The history of the city of Syracuse may be divided into the following periods :

B.C.

.

I. Oligarchy of the Geomori

6th century II. Gelon

485-478 III. Hieron I.

478_467 IV. Democracy before the Athenian siege 466—415 V. Democracy after the siege

412-406 VI. Dionysios and his successors

406-345 VII. Timoleon and Democracy restored . 344-317 VIII. Agathokles

317_289 IX. Democracy

289_287 X. Hiketas.

287-278 XI. Pyrrhos.

278–276 XII. Hieron II. (Gelon II. and Philistis): 275-216

. XIII. Hieronymos.

216-215 XIV. Democracy

215-212 XV. Under Roman government

212—

.

.

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Before classifying the coins under the foregoing headings, I carefully abstained from reading anything that had previously been written on the subject, in order that whatever my arrangement might be worth, it might at all events be independent work. Not until the classification was complete, and its own place assigned to each coin, according to the best of my judgment, did I consult the following works. I then discovered that, taking my classification as a whole, I was, generally speaking, in agreement with former workers, with a few important exceptions, notably as regards the first copper money issued by Syracuse, where I differ entirely from Brandis, and as to the relative values of gold and silver after the middle of the fourth century B.C., where I am sorry to disagree with so high an authority as Mommsen. Among the works which I have consulted, I may mention the following as the most important :

p.

274 sqq.

Grote, History of Greece.
Mommsen, Histoire de la Monnaie Romaine. Ed. Blacas. In-

troduction, ch. i.
Brandis, J., Münz- Mass- und Gewichtswesen, &c.,
De Luynes, Rev. Num. Francaise, 1843.
Leake, Trans. R. Soc. Lit., ser. ii. vol. iii. 1850.
Brunet de Presle, Établissements des Grecs en Sicile.
R. Rochette, Mém. de Numismatique et d'Antiquité. Paris, 1840.

Sur les Médailles Siciliennes de Pyrrhus, Roi d'Epire, &c. R. Rochette, Graveurs des Monnaies Grecques. De Luynes, Annali dell'Inst. Arch., 1830, p. 81. Du De

maretion. G. Romano, Annali dell' Inst. Arch., vol. xxxvi. 1864. R. Rochette, Annali dell' Inst. Arch., vol. i. p.

310

899. Alessi, Bulletino dell' Inst. Arch., 1833, No. 1, p. 8-15. De

nummo Hieronis II. Kenner, F., Die Münzsammlung des Stiftes St. Florian, pp.

13-16 and 49-55. Salinas, Le Monete delle antiche Città di Sicilia, pl. I.–VIII.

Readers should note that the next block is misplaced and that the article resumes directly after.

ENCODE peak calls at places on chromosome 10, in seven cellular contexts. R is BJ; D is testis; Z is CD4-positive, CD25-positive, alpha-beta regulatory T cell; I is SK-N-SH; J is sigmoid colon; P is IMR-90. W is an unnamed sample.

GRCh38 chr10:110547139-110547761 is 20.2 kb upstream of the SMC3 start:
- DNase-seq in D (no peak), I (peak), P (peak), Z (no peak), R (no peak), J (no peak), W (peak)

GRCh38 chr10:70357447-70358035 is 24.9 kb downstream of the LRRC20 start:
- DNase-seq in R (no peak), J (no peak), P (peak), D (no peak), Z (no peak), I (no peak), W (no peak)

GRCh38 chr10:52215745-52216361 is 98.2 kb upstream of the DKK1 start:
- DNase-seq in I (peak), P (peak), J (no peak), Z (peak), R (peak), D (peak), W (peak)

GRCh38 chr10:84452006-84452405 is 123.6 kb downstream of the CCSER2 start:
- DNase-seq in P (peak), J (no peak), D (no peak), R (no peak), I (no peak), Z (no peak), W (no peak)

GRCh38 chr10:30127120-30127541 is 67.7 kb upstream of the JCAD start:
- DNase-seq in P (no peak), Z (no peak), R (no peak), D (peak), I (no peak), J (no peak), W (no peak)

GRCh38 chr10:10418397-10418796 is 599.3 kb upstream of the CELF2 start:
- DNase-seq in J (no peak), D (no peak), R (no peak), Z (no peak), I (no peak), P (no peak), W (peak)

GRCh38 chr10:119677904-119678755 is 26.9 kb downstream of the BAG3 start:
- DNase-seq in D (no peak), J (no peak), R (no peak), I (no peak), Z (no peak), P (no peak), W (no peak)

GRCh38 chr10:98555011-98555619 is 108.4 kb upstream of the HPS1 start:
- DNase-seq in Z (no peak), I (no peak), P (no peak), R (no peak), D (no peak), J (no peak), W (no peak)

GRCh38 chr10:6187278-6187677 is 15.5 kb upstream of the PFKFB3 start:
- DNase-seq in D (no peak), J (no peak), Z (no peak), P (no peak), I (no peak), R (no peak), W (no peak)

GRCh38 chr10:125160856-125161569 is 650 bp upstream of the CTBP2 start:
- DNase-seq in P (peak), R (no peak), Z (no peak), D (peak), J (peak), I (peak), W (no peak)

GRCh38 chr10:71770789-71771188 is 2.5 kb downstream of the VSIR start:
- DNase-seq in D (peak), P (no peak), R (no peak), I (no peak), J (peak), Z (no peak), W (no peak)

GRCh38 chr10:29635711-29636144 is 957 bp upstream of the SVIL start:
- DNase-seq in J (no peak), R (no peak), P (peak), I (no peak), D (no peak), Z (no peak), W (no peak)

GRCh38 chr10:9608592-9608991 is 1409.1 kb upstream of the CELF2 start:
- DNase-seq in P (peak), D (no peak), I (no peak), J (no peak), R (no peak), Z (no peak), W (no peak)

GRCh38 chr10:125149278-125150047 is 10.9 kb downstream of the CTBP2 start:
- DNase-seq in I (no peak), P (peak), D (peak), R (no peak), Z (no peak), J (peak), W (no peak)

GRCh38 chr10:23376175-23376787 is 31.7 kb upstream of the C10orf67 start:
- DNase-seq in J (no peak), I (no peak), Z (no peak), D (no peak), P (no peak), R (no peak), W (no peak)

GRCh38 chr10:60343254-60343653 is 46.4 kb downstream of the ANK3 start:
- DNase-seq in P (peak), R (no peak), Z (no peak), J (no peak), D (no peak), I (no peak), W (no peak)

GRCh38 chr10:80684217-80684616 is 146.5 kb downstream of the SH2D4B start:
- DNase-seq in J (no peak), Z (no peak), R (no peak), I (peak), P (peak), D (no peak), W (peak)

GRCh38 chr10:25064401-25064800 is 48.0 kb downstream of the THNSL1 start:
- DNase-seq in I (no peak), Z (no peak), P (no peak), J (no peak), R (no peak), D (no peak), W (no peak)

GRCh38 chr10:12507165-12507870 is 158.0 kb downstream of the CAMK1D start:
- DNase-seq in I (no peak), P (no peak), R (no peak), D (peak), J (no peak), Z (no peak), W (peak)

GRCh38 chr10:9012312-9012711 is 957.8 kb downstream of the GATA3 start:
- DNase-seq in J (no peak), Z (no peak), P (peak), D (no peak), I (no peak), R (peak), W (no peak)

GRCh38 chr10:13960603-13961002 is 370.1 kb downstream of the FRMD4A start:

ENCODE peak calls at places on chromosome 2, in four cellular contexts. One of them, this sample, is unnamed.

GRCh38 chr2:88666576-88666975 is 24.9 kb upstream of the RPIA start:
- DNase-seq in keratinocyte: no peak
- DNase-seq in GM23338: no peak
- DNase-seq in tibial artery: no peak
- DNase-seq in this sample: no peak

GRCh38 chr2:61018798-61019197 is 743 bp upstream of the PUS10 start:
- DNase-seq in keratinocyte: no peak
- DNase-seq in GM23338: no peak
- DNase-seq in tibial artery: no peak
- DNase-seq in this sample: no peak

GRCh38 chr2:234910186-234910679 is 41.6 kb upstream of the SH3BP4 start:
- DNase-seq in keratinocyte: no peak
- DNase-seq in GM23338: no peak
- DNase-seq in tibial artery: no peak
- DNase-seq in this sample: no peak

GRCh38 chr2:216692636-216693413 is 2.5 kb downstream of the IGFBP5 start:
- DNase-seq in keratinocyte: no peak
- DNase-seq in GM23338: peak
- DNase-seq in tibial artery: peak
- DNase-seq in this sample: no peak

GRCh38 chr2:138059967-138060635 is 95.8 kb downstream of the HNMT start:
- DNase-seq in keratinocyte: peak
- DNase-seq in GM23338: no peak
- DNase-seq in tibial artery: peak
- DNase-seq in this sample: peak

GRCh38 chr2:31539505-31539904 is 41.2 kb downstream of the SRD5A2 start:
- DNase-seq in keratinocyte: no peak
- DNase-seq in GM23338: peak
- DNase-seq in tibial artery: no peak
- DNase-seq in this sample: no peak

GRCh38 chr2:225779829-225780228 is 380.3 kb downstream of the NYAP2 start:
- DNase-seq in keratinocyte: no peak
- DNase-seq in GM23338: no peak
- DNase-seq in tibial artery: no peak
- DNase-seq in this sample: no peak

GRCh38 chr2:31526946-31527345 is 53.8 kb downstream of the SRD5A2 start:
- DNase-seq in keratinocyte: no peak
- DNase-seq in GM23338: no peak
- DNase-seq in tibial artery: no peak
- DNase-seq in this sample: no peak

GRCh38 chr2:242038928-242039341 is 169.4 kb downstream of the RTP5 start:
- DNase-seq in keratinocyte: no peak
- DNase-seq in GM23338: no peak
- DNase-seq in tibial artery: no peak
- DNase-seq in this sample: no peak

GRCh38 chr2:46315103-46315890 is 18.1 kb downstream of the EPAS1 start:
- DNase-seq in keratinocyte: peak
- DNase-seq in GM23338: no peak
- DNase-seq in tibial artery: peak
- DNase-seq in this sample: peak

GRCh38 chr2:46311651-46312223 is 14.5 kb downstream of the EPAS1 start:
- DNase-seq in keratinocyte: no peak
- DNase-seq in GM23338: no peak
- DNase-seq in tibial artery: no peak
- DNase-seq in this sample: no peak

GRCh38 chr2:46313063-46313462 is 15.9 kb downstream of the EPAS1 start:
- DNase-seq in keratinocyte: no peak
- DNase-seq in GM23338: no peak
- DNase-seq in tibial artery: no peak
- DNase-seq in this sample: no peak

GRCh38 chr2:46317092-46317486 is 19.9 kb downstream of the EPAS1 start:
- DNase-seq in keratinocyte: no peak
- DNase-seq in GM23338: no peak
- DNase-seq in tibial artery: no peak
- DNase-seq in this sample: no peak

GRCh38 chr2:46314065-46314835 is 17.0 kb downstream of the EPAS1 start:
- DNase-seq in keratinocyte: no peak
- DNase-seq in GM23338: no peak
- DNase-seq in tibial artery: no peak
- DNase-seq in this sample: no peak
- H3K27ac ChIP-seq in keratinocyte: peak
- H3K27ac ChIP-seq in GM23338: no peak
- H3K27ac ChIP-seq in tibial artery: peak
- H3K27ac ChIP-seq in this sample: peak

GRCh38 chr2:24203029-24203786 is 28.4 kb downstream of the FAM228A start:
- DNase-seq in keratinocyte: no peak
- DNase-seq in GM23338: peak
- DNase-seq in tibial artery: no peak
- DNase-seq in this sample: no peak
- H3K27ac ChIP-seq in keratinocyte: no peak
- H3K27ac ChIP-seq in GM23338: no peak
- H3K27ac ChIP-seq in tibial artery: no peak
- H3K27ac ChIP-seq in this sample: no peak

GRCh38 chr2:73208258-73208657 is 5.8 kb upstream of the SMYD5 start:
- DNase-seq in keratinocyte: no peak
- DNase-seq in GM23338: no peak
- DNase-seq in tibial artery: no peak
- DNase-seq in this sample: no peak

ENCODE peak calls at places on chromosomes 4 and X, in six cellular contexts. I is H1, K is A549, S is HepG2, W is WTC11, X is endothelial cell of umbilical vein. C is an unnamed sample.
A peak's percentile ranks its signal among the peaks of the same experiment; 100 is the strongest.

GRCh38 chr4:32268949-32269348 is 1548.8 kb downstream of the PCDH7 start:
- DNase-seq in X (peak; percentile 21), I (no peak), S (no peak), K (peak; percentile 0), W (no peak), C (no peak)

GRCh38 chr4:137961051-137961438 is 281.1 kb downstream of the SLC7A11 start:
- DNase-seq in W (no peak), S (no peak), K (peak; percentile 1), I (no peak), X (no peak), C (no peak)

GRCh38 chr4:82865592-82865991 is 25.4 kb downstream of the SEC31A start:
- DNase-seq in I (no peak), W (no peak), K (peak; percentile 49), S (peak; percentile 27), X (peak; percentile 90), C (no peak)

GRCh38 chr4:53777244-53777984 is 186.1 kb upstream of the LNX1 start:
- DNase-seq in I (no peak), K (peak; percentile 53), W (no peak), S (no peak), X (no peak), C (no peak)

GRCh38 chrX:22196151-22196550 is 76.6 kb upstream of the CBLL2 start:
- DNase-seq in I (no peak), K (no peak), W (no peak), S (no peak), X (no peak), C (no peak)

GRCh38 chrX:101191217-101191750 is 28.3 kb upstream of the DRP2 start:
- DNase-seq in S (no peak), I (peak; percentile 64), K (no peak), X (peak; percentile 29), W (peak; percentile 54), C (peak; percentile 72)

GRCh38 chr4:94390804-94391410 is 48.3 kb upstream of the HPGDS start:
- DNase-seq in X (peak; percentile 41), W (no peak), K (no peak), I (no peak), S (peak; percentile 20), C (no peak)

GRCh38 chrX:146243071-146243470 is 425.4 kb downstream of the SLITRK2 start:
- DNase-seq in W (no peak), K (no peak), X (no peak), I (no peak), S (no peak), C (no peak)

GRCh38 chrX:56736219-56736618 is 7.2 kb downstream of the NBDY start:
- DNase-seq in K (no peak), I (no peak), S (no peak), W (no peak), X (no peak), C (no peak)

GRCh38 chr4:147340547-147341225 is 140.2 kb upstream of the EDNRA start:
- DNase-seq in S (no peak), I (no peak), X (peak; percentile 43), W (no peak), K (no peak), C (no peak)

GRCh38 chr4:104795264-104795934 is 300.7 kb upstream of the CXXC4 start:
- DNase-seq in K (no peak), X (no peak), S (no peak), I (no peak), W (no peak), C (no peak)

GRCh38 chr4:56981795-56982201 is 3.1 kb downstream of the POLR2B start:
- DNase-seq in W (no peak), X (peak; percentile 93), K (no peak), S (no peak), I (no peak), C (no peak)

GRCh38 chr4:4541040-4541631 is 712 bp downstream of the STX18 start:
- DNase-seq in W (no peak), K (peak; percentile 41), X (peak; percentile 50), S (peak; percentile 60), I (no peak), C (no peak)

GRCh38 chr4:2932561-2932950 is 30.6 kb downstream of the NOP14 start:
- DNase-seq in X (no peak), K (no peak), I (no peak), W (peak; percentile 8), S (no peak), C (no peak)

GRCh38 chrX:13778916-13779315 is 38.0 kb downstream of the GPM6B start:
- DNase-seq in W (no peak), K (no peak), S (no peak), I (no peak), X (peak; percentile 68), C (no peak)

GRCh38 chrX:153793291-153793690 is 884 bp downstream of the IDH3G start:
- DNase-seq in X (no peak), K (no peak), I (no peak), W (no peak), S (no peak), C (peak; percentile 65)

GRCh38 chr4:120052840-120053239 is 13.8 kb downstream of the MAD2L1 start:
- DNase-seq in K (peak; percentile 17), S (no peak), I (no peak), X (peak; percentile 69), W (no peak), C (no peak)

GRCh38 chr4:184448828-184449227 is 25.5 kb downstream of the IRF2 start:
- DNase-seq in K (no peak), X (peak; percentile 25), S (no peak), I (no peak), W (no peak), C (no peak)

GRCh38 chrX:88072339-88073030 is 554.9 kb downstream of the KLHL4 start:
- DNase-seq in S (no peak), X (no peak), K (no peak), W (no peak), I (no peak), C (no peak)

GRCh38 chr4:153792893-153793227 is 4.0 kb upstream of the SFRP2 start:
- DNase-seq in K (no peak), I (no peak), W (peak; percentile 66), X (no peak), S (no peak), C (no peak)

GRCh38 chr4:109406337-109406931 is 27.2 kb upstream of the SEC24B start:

Di due Monete della Regina Filistide, Periodico di Numismatica e Sfragistica, i. p. 193 s19.

e

Imhoof-Blumer, Num. Zeitsch., iï., p. 4.

Berl. Blatt., v. 58. Waddington, Mélanges de Numismatique, 2me série, p. 46-56.

. I have, for the most part, confined my remarks to coins which I have seen with my own eyes, as, unless one is very sure of the fabric and style of a piece, it is hazardous to attribute from engravings, however good. Where a coin is not in the Museum collection, I have therefore noticed the fact.

I. OLIGARCHY OF THE GEOMORI, SIXTH

CENTURY B.C.

The earliest coins of Syracuse are universally acknowledged to be tetradrachms and didrachms of Attic weight. The obverse of the former has a quadriga driven by a male charioteer; that of the latter a naked horseman riding upon one horse and leading a second. The reverses of these coins consist of an incuse square divided into four quarters, in the centre of which is a female head. These coins are also characterized by the absence of the Nike, who crowns sometimes the driver and sometimes the horses, on all the Syracusan tetradrachms of later date, down to the time of Agathokles. The form of the is also peculiar (), and does not again occur. The full inscription, which, however, is generally abbreviated, is SYRAQOSION. There can be little doubt that these coins are antecedent to the tyranny of Gelon, and must therefore be attributed to the oligarchy of the Geomori, late in the sixth century B.c. (Pl. I. 1-2.)

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II. GELON, B.C. 485–478.

The coins which follow next in order to those above described still preserve the Q in the inscription, but the